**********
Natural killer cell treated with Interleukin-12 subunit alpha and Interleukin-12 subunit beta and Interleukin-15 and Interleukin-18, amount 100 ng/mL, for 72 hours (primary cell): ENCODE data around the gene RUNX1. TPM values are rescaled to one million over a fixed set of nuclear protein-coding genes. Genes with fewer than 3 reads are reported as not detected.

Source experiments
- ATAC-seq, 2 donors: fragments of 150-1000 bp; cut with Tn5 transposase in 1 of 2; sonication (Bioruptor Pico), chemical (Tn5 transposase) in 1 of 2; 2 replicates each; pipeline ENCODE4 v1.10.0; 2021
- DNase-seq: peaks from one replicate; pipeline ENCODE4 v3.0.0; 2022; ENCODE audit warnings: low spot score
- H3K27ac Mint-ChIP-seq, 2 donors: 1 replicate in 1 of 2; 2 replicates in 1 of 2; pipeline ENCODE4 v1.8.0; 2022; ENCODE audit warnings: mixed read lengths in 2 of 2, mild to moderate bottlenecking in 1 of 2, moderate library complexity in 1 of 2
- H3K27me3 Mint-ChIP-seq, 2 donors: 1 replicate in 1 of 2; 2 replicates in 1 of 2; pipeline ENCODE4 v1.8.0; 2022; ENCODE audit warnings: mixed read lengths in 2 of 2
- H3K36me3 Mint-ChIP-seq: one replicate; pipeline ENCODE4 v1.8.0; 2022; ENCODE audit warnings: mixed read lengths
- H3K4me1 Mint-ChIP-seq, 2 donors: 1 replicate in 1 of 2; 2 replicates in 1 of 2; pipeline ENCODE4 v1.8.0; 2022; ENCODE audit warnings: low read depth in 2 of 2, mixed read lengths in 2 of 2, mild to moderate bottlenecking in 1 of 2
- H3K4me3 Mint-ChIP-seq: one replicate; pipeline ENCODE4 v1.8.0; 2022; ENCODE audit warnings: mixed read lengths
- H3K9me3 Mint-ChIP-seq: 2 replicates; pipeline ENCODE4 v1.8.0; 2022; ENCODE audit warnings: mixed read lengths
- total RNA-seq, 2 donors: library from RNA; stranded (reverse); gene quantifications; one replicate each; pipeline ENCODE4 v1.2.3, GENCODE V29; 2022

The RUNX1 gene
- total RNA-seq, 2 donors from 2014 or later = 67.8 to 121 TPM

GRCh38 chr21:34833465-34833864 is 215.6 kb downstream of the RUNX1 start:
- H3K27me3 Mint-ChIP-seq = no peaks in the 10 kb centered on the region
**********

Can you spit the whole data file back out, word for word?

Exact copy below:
Natural killer cell treated with Interleukin-12 subunit alpha and Interleukin-12 subunit beta and Interleukin-15 and Interleukin-18, amount 100 ng/mL, for 72 hours (primary cell): ENCODE data around the gene RUNX1. TPM values are rescaled to one million over a fixed set of nuclear protein-coding genes. Genes with fewer than 3 reads are reported as not detected.

Source experiments
- ATAC-seq, 2 donors: fragments of 150-1000 bp; cut with Tn5 transposase in 1 of 2; sonication (Bioruptor Pico), chemical (Tn5 transposase) in 1 of 2; 2 replicates each; pipeline ENCODE4 v1.10.0; 2021
- DNase-seq: peaks from one replicate; pipeline ENCODE4 v3.0.0; 2022; ENCODE audit warnings: low spot score
- H3K27ac Mint-ChIP-seq, 2 donors: 1 replicate in 1 of 2; 2 replicates in 1 of 2; pipeline ENCODE4 v1.8.0; 2022; ENCODE audit warnings: mixed read lengths in 2 of 2, mild to moderate bottlenecking in 1 of 2, moderate library complexity in 1 of 2
- H3K27me3 Mint-ChIP-seq, 2 donors: 1 replicate in 1 of 2; 2 replicates in 1 of 2; pipeline ENCODE4 v1.8.0; 2022; ENCODE audit warnings: mixed read lengths in 2 of 2
- H3K36me3 Mint-ChIP-seq: one replicate; pipeline ENCODE4 v1.8.0; 2022; ENCODE audit warnings: mixed read lengths
- H3K4me1 Mint-ChIP-seq, 2 donors: 1 replicate in 1 of 2; 2 replicates in 1 of 2; pipeline ENCODE4 v1.8.0; 2022; ENCODE audit warnings: low read depth in 2 of 2, mixed read lengths in 2 of 2, mild to moderate bottlenecking in 1 of 2
- H3K4me3 Mint-ChIP-seq: one replicate; pipeline ENCODE4 v1.8.0; 2022; ENCODE audit warnings: mixed read lengths
- H3K9me3 Mint-ChIP-seq: 2 replicates; pipeline ENCODE4 v1.8.0; 2022; ENCODE audit warnings: mixed read lengths
- total RNA-seq, 2 donors: library from RNA; stranded (reverse); gene quantifications; one replicate each; pipeline ENCODE4 v1.2.3, GENCODE V29; 2022

The RUNX1 gene
- total RNA-seq, 2 donors from 2014 or later = 67.8 to 121 TPM

GRCh38 chr21:34833465-34833864 is 215.6 kb downstream of the RUNX1 start:
- H3K27me3 Mint-ChIP-seq = no peaks in the 10 kb centered on the region